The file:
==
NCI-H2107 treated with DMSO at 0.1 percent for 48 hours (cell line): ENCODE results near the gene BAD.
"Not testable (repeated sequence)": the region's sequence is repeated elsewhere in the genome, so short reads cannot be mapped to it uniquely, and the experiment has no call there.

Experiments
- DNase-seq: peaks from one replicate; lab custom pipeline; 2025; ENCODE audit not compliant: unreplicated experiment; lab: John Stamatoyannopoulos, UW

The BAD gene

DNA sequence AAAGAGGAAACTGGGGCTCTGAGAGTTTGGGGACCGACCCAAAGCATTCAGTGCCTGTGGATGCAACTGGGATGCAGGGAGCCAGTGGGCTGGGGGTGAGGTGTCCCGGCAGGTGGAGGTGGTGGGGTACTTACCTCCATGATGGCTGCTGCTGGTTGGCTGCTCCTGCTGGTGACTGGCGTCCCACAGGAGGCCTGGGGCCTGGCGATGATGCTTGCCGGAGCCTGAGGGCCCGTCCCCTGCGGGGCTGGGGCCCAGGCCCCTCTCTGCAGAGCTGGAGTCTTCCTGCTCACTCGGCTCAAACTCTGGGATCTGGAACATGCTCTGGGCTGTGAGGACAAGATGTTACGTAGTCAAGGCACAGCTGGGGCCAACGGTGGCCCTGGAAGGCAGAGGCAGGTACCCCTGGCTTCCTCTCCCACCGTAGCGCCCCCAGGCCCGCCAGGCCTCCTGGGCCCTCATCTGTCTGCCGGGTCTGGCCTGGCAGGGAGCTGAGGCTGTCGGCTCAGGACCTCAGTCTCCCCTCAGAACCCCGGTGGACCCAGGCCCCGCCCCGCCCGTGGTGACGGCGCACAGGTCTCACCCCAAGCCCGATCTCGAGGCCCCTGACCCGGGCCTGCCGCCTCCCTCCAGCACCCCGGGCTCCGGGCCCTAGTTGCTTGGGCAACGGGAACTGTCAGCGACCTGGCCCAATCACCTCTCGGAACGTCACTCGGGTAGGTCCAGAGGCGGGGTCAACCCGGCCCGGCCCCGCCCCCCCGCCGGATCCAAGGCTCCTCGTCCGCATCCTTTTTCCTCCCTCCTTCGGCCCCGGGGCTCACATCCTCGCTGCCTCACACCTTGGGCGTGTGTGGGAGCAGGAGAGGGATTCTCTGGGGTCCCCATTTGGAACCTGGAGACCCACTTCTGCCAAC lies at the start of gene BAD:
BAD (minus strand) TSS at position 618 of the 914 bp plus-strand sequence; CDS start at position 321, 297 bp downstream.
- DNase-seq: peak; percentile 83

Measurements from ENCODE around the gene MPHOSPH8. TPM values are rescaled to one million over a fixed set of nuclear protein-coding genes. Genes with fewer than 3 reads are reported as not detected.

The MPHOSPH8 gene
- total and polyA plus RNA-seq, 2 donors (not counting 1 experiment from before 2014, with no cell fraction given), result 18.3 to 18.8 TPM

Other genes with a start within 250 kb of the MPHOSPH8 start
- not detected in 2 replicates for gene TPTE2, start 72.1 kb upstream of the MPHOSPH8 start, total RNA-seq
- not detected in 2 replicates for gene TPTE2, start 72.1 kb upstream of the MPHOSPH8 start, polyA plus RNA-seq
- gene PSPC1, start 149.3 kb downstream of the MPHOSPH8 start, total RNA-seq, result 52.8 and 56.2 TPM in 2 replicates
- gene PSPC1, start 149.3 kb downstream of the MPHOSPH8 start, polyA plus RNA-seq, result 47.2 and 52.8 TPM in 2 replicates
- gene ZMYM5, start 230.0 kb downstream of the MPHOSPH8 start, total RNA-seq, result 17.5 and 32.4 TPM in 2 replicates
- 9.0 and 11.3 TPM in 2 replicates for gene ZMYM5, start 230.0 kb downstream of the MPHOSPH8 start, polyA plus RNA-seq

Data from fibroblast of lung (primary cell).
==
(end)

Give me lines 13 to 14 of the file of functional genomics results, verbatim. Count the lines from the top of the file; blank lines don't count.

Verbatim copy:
- not detected in 2 replicates for gene TPTE2, start 72.1 kb upstream of the MPHOSPH8 start, total RNA-seq
- not detected in 2 replicates for gene TPTE2, start 72.1 kb upstream of the MPHOSPH8 start, polyA plus RNA-seq